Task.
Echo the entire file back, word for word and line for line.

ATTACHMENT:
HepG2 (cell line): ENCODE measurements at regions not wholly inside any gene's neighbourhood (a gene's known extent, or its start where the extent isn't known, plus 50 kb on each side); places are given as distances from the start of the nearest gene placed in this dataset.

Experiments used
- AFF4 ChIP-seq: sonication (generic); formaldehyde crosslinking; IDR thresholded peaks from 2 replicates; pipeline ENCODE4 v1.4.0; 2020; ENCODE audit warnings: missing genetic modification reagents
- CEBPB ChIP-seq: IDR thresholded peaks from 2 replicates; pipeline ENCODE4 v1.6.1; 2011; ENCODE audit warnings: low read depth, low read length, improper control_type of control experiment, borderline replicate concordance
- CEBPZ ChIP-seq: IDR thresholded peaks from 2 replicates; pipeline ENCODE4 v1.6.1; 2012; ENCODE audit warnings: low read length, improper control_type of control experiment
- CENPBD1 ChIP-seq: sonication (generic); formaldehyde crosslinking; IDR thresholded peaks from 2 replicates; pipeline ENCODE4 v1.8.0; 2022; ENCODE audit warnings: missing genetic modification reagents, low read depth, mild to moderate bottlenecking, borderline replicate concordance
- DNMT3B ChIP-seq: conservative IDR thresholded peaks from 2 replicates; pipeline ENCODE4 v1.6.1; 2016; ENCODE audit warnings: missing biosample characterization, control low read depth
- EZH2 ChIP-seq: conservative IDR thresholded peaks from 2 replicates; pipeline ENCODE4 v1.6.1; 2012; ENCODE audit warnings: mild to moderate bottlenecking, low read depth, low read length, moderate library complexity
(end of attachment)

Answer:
HepG2 (cell line): ENCODE measurements at regions not wholly inside any gene's neighbourhood (a gene's known extent, or its start where the extent isn't known, plus 50 kb on each side); places are given as distances from the start of the nearest gene placed in this dataset.

Experiments used
- AFF4 ChIP-seq: sonication (generic); formaldehyde crosslinking; IDR thresholded peaks from 2 replicates; pipeline ENCODE4 v1.4.0; 2020; ENCODE audit warnings: missing genetic modification reagents
- CEBPB ChIP-seq: IDR thresholded peaks from 2 replicates; pipeline ENCODE4 v1.6.1; 2011; ENCODE audit warnings: low read depth, low read length, improper control_type of control experiment, borderline replicate concordance
- CEBPZ ChIP-seq: IDR thresholded peaks from 2 replicates; pipeline ENCODE4 v1.6.1; 2012; ENCODE audit warnings: low read length, improper control_type of control experiment
- CENPBD1 ChIP-seq: sonication (generic); formaldehyde crosslinking; IDR thresholded peaks from 2 replicates; pipeline ENCODE4 v1.8.0; 2022; ENCODE audit warnings: missing genetic modification reagents, low read depth, mild to moderate bottlenecking, borderline replicate concordance
- DNMT3B ChIP-seq: conservative IDR thresholded peaks from 2 replicates; pipeline ENCODE4 v1.6.1; 2016; ENCODE audit warnings: missing biosample characterization, control low read depth
- EZH2 ChIP-seq: conservative IDR thresholded peaks from 2 replicates; pipeline ENCODE4 v1.6.1; 2012; ENCODE audit warnings: mild to moderate bottlenecking, low read depth, low read length, moderate library complexity